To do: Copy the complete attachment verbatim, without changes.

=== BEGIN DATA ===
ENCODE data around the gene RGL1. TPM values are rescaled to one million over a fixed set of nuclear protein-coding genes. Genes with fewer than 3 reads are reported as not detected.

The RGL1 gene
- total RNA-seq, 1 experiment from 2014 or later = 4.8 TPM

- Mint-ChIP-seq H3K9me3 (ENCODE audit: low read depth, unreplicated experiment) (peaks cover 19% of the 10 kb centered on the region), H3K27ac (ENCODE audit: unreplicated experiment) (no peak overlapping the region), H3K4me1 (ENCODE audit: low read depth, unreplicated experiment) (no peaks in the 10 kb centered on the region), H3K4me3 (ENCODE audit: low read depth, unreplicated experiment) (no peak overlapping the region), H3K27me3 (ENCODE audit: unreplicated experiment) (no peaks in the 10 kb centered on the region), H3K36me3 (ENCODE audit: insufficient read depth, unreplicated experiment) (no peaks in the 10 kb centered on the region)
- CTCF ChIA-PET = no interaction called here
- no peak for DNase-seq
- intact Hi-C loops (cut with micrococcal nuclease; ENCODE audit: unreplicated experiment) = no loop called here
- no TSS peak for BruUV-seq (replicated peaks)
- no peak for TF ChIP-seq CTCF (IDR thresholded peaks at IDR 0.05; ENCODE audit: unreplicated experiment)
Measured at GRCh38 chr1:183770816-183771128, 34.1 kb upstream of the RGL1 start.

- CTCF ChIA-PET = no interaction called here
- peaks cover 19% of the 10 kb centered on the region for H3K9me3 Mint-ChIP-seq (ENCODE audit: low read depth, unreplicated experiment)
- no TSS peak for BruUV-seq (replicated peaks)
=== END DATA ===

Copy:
ENCODE data around the gene RGL1. TPM values are rescaled to one million over a fixed set of nuclear protein-coding genes. Genes with fewer than 3 reads are reported as not detected.

The RGL1 gene
- total RNA-seq, 1 experiment from 2014 or later = 4.8 TPM

- Mint-ChIP-seq H3K9me3 (ENCODE audit: low read depth, unreplicated experiment) (peaks cover 19% of the 10 kb centered on the region), H3K27ac (ENCODE audit: unreplicated experiment) (no peak overlapping the region), H3K4me1 (ENCODE audit: low read depth, unreplicated experiment) (no peaks in the 10 kb centered on the region), H3K4me3 (ENCODE audit: low read depth, unreplicated experiment) (no peak overlapping the region), H3K27me3 (ENCODE audit: unreplicated experiment) (no peaks in the 10 kb centered on the region), H3K36me3 (ENCODE audit: insufficient read depth, unreplicated experiment) (no peaks in the 10 kb centered on the region)
- CTCF ChIA-PET = no interaction called here
- no peak for DNase-seq
- intact Hi-C loops (cut with micrococcal nuclease; ENCODE audit: unreplicated experiment) = no loop called here
- no TSS peak for BruUV-seq (replicated peaks)
- no peak for TF ChIP-seq CTCF (IDR thresholded peaks at IDR 0.05; ENCODE audit: unreplicated experiment)
Measured at GRCh38 chr1:183770816-183771128, 34.1 kb upstream of the RGL1 start.

- CTCF ChIA-PET = no interaction called here
- peaks cover 19% of the 10 kb centered on the region for H3K9me3 Mint-ChIP-seq (ENCODE audit: low read depth, unreplicated experiment)
- no TSS peak for BruUV-seq (replicated peaks)